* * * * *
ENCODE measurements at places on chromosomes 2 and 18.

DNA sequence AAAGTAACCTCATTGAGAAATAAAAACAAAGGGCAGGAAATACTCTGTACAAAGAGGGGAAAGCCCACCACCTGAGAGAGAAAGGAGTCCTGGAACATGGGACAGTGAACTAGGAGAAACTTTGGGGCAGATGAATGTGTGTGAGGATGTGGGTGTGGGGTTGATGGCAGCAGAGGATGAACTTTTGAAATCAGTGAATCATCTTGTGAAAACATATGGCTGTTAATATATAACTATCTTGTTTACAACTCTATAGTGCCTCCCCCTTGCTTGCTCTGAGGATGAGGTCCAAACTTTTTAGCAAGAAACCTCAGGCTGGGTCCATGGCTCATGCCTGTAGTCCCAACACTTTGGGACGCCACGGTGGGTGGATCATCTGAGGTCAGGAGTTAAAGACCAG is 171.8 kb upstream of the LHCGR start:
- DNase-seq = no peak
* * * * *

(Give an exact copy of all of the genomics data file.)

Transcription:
ENCODE measurements at places on chromosomes 2 and 18.

DNA sequence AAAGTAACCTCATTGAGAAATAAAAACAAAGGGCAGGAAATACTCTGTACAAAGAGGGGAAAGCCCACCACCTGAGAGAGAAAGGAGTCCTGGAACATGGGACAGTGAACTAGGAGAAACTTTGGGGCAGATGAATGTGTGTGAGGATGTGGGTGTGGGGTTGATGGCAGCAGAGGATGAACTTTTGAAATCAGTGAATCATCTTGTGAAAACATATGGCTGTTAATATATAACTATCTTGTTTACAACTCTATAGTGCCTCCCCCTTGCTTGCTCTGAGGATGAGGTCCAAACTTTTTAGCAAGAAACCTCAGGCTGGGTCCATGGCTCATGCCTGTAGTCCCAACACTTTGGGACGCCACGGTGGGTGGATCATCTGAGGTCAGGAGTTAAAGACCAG is 171.8 kb upstream of the LHCGR start:
- DNase-seq = no peak